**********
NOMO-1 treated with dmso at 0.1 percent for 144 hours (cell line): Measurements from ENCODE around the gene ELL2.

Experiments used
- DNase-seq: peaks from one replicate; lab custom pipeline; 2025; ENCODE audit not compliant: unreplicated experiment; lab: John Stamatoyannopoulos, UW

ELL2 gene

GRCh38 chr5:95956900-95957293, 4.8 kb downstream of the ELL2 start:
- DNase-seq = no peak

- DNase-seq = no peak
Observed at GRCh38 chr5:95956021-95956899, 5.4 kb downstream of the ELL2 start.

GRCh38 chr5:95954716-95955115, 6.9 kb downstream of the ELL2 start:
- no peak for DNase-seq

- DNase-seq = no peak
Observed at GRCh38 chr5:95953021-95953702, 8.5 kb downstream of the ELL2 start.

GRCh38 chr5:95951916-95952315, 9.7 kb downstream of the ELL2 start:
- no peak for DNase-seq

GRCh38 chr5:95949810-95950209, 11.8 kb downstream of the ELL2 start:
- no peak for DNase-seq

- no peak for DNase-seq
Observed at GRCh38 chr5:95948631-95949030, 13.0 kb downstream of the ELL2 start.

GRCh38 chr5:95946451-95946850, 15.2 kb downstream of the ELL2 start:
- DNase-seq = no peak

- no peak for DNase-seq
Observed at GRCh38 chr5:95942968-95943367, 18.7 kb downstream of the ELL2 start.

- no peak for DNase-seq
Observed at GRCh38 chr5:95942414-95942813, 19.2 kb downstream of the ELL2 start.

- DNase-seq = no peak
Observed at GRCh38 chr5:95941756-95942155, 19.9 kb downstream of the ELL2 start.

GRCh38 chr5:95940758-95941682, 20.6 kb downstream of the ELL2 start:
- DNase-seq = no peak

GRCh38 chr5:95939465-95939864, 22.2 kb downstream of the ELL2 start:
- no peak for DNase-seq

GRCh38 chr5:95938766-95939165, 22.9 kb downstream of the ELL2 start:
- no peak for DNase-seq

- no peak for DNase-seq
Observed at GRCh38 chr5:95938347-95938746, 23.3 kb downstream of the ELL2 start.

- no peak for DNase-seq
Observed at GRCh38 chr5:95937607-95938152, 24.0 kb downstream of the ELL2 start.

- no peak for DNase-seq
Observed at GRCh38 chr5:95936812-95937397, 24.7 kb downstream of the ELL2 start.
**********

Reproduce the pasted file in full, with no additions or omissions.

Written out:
NOMO-1 treated with dmso at 0.1 percent for 144 hours (cell line): Measurements from ENCODE around the gene ELL2.

Experiments used
- DNase-seq: peaks from one replicate; lab custom pipeline; 2025; ENCODE audit not compliant: unreplicated experiment; lab: John Stamatoyannopoulos, UW

ELL2 gene

GRCh38 chr5:95956900-95957293, 4.8 kb downstream of the ELL2 start:
- DNase-seq = no peak

- DNase-seq = no peak
Observed at GRCh38 chr5:95956021-95956899, 5.4 kb downstream of the ELL2 start.

GRCh38 chr5:95954716-95955115, 6.9 kb downstream of the ELL2 start:
- no peak for DNase-seq

- DNase-seq = no peak
Observed at GRCh38 chr5:95953021-95953702, 8.5 kb downstream of the ELL2 start.

GRCh38 chr5:95951916-95952315, 9.7 kb downstream of the ELL2 start:
- no peak for DNase-seq

GRCh38 chr5:95949810-95950209, 11.8 kb downstream of the ELL2 start:
- no peak for DNase-seq

- no peak for DNase-seq
Observed at GRCh38 chr5:95948631-95949030, 13.0 kb downstream of the ELL2 start.

GRCh38 chr5:95946451-95946850, 15.2 kb downstream of the ELL2 start:
- DNase-seq = no peak

- no peak for DNase-seq
Observed at GRCh38 chr5:95942968-95943367, 18.7 kb downstream of the ELL2 start.

- no peak for DNase-seq
Observed at GRCh38 chr5:95942414-95942813, 19.2 kb downstream of the ELL2 start.

- DNase-seq = no peak
Observed at GRCh38 chr5:95941756-95942155, 19.9 kb downstream of the ELL2 start.

GRCh38 chr5:95940758-95941682, 20.6 kb downstream of the ELL2 start:
- DNase-seq = no peak

GRCh38 chr5:95939465-95939864, 22.2 kb downstream of the ELL2 start:
- no peak for DNase-seq

GRCh38 chr5:95938766-95939165, 22.9 kb downstream of the ELL2 start:
- no peak for DNase-seq

- no peak for DNase-seq
Observed at GRCh38 chr5:95938347-95938746, 23.3 kb downstream of the ELL2 start.

- no peak for DNase-seq
Observed at GRCh38 chr5:95937607-95938152, 24.0 kb downstream of the ELL2 start.

- no peak for DNase-seq
Observed at GRCh38 chr5:95936812-95937397, 24.7 kb downstream of the ELL2 start.